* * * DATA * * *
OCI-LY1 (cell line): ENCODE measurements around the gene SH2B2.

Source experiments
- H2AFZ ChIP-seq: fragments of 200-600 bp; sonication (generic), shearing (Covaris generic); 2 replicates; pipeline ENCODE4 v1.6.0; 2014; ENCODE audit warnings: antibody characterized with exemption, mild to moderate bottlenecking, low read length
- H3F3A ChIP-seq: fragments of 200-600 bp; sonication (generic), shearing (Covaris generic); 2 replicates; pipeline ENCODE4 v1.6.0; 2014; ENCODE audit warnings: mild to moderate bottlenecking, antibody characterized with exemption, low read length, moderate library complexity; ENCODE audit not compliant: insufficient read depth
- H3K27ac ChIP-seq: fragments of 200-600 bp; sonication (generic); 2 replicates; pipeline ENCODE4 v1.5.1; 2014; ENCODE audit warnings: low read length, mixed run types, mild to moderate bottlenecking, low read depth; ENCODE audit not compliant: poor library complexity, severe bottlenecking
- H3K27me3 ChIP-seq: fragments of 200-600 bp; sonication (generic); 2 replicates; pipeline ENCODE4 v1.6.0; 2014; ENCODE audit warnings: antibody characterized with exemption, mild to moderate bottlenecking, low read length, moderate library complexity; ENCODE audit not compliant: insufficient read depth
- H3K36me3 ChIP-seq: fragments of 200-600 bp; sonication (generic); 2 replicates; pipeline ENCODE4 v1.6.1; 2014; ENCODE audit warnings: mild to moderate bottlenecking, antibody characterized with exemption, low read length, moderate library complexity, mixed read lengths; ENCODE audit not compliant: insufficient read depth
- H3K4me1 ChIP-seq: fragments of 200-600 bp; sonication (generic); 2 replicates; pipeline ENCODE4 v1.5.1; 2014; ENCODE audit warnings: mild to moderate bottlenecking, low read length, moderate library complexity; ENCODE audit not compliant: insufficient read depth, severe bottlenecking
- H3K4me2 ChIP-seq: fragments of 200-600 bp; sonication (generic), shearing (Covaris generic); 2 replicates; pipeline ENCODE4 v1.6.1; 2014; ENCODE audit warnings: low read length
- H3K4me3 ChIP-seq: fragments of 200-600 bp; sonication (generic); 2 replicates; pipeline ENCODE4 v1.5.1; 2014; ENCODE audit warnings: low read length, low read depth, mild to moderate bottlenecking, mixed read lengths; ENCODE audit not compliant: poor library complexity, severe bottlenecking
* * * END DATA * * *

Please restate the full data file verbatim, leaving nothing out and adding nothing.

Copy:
OCI-LY1 (cell line): ENCODE measurements around the gene SH2B2.

Source experiments
- H2AFZ ChIP-seq: fragments of 200-600 bp; sonication (generic), shearing (Covaris generic); 2 replicates; pipeline ENCODE4 v1.6.0; 2014; ENCODE audit warnings: antibody characterized with exemption, mild to moderate bottlenecking, low read length
- H3F3A ChIP-seq: fragments of 200-600 bp; sonication (generic), shearing (Covaris generic); 2 replicates; pipeline ENCODE4 v1.6.0; 2014; ENCODE audit warnings: mild to moderate bottlenecking, antibody characterized with exemption, low read length, moderate library complexity; ENCODE audit not compliant: insufficient read depth
- H3K27ac ChIP-seq: fragments of 200-600 bp; sonication (generic); 2 replicates; pipeline ENCODE4 v1.5.1; 2014; ENCODE audit warnings: low read length, mixed run types, mild to moderate bottlenecking, low read depth; ENCODE audit not compliant: poor library complexity, severe bottlenecking
- H3K27me3 ChIP-seq: fragments of 200-600 bp; sonication (generic); 2 replicates; pipeline ENCODE4 v1.6.0; 2014; ENCODE audit warnings: antibody characterized with exemption, mild to moderate bottlenecking, low read length, moderate library complexity; ENCODE audit not compliant: insufficient read depth
- H3K36me3 ChIP-seq: fragments of 200-600 bp; sonication (generic); 2 replicates; pipeline ENCODE4 v1.6.1; 2014; ENCODE audit warnings: mild to moderate bottlenecking, antibody characterized with exemption, low read length, moderate library complexity, mixed read lengths; ENCODE audit not compliant: insufficient read depth
- H3K4me1 ChIP-seq: fragments of 200-600 bp; sonication (generic); 2 replicates; pipeline ENCODE4 v1.5.1; 2014; ENCODE audit warnings: mild to moderate bottlenecking, low read length, moderate library complexity; ENCODE audit not compliant: insufficient read depth, severe bottlenecking
- H3K4me2 ChIP-seq: fragments of 200-600 bp; sonication (generic), shearing (Covaris generic); 2 replicates; pipeline ENCODE4 v1.6.1; 2014; ENCODE audit warnings: low read length
- H3K4me3 ChIP-seq: fragments of 200-600 bp; sonication (generic); 2 replicates; pipeline ENCODE4 v1.5.1; 2014; ENCODE audit warnings: low read length, low read depth, mild to moderate bottlenecking, mixed read lengths; ENCODE audit not compliant: poor library complexity, severe bottlenecking